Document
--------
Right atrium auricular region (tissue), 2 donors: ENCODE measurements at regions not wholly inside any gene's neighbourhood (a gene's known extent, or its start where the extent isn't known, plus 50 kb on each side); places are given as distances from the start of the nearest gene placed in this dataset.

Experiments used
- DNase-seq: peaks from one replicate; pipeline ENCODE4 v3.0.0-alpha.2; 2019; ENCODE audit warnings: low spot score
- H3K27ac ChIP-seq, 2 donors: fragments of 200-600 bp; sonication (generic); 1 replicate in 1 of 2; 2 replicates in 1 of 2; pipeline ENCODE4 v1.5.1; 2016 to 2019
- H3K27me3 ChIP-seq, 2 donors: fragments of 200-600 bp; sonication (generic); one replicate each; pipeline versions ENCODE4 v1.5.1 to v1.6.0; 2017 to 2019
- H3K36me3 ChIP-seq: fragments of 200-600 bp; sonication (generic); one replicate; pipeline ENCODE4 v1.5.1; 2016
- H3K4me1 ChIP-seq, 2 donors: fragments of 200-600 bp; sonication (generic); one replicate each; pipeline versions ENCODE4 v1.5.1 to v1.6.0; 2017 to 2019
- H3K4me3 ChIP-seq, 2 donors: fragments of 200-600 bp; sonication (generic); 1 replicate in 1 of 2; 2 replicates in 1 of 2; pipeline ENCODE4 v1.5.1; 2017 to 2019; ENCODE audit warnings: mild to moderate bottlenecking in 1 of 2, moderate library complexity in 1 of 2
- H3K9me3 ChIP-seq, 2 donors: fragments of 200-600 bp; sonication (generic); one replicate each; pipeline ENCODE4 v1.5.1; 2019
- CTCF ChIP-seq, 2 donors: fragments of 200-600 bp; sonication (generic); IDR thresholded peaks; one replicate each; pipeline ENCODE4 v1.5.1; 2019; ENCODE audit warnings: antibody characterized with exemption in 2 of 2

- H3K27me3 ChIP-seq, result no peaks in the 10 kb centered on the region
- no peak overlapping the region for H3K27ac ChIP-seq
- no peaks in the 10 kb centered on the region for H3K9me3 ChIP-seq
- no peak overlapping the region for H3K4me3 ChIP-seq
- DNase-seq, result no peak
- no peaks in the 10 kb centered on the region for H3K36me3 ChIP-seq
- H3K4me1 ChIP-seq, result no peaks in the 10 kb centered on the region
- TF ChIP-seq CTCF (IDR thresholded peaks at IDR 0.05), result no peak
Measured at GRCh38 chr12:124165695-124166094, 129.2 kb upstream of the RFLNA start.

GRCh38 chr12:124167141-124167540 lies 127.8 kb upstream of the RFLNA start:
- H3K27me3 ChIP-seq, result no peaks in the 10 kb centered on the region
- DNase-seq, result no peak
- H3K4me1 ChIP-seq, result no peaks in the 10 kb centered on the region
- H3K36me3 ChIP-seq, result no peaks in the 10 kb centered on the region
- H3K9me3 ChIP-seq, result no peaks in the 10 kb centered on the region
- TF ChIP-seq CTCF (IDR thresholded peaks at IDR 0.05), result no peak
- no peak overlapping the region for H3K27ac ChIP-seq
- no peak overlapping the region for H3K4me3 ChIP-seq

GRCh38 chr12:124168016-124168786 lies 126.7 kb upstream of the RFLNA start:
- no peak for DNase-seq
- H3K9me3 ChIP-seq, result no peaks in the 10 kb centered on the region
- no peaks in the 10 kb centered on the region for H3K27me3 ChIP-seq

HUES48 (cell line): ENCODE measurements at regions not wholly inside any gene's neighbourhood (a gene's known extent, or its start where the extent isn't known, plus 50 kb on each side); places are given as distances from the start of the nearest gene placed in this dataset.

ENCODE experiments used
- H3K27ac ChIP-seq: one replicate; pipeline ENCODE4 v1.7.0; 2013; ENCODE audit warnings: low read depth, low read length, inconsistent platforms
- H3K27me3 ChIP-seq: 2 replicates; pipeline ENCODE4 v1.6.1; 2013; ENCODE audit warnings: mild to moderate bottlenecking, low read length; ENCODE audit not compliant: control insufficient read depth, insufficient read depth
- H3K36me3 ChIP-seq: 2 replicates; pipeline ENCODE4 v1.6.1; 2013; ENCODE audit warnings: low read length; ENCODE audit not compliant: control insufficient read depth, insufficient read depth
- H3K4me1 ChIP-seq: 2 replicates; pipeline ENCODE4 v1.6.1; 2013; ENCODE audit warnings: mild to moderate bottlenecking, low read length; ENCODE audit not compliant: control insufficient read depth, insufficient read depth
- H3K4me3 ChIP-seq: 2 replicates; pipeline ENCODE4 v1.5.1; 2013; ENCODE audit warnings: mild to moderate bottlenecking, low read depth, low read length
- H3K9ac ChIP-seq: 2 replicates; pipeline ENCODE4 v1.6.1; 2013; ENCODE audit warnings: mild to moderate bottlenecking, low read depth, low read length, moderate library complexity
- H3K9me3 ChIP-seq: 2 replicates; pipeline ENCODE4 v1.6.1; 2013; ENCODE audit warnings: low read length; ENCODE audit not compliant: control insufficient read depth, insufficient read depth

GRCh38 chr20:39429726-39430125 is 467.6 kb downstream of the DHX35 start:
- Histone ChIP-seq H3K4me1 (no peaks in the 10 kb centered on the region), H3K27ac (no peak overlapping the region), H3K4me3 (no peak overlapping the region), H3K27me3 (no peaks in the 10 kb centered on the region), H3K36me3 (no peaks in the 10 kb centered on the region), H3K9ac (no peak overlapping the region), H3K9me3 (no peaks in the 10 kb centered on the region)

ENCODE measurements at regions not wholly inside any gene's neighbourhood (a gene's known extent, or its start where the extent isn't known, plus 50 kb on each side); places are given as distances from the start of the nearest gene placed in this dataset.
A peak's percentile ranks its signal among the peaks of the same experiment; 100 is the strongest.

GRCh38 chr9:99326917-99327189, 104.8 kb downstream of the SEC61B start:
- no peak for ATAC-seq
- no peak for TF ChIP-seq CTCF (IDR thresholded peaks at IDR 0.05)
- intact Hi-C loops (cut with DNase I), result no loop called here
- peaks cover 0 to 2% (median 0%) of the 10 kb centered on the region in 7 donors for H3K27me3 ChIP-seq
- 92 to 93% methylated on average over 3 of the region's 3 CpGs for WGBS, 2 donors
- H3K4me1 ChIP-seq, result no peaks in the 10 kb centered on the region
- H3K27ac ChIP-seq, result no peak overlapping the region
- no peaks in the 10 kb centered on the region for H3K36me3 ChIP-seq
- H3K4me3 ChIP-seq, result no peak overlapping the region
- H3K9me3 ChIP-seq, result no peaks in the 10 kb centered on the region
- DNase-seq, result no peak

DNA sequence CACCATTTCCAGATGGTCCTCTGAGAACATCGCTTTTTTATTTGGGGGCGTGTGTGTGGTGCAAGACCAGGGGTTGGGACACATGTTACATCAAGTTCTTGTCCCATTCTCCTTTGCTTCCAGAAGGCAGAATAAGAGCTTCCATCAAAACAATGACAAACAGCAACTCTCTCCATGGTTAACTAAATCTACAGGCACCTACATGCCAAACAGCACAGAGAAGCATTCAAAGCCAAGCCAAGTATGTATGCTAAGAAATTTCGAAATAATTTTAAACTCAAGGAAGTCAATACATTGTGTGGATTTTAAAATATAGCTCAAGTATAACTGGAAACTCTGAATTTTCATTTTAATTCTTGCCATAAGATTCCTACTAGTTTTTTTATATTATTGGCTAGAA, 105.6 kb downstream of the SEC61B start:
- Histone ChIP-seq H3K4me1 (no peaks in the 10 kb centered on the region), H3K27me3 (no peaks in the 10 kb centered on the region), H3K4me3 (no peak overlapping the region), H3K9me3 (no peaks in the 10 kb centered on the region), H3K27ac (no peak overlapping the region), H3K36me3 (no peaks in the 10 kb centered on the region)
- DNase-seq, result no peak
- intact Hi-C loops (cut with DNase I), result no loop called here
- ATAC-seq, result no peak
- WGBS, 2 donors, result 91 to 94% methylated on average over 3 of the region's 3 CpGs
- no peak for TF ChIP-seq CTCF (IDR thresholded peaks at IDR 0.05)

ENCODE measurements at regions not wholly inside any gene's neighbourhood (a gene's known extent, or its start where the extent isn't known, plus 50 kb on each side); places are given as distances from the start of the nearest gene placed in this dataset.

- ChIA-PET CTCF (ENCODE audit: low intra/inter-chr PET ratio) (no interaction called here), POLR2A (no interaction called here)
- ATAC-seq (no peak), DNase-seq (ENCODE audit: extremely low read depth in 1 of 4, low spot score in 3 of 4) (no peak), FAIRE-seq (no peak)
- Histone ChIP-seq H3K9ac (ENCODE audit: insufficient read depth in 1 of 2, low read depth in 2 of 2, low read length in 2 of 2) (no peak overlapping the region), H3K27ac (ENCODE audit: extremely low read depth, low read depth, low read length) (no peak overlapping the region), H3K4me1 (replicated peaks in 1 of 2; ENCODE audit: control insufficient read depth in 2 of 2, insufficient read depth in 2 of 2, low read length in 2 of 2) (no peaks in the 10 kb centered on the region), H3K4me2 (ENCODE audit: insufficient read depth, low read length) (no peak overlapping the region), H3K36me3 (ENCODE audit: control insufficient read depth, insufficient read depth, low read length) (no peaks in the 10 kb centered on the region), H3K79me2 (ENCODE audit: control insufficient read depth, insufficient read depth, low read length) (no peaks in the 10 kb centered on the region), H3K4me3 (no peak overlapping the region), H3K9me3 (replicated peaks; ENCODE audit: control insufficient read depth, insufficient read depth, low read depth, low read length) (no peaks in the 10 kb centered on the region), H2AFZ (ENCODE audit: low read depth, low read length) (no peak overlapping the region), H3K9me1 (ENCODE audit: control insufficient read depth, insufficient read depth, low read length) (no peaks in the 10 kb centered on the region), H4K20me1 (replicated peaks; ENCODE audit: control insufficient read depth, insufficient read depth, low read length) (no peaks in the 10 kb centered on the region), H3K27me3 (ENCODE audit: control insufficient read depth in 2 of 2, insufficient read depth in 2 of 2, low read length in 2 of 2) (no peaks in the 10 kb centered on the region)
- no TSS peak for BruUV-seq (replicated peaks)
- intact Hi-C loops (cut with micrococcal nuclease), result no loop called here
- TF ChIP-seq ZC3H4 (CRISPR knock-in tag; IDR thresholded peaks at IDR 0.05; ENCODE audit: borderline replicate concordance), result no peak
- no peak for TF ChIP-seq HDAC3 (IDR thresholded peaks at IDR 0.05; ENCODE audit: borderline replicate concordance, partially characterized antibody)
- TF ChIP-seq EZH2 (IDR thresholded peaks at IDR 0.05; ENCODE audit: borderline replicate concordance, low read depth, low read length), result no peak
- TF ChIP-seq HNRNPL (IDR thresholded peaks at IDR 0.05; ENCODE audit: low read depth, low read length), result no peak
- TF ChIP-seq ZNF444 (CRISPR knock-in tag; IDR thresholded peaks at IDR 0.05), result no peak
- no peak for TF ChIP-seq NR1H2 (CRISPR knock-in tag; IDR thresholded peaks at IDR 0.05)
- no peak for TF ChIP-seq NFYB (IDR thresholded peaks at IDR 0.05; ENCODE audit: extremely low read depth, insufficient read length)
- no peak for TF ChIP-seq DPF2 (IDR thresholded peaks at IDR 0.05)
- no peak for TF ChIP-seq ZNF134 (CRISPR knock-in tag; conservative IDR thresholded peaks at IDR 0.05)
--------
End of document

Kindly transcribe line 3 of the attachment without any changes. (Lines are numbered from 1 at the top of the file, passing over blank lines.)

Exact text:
- DNase-seq: peaks from one replicate; pipeline ENCODE4 v3.0.0-alpha.2; 2019; ENCODE audit warnings: low spot score